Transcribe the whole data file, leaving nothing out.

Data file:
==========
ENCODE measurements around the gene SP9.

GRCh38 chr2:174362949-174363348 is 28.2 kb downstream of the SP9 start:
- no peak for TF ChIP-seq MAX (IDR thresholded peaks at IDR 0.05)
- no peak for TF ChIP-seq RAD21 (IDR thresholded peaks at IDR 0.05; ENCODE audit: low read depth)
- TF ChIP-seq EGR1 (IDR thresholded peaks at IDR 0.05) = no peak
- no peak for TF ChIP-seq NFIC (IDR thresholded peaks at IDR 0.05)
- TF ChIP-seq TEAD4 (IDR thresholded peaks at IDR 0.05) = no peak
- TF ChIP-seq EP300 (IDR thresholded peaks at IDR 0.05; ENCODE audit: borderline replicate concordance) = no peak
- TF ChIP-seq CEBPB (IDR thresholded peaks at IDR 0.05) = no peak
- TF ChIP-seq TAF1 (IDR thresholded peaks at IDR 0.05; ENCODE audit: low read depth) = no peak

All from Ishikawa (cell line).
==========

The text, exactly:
ENCODE measurements around the gene SP9.

GRCh38 chr2:174362949-174363348 is 28.2 kb downstream of the SP9 start:
- no peak for TF ChIP-seq MAX (IDR thresholded peaks at IDR 0.05)
- no peak for TF ChIP-seq RAD21 (IDR thresholded peaks at IDR 0.05; ENCODE audit: low read depth)
- TF ChIP-seq EGR1 (IDR thresholded peaks at IDR 0.05) = no peak
- no peak for TF ChIP-seq NFIC (IDR thresholded peaks at IDR 0.05)
- TF ChIP-seq TEAD4 (IDR thresholded peaks at IDR 0.05) = no peak
- TF ChIP-seq EP300 (IDR thresholded peaks at IDR 0.05; ENCODE audit: borderline replicate concordance) = no peak
- TF ChIP-seq CEBPB (IDR thresholded peaks at IDR 0.05) = no peak
- TF ChIP-seq TAF1 (IDR thresholded peaks at IDR 0.05; ENCODE audit: low read depth) = no peak

All from Ishikawa (cell line).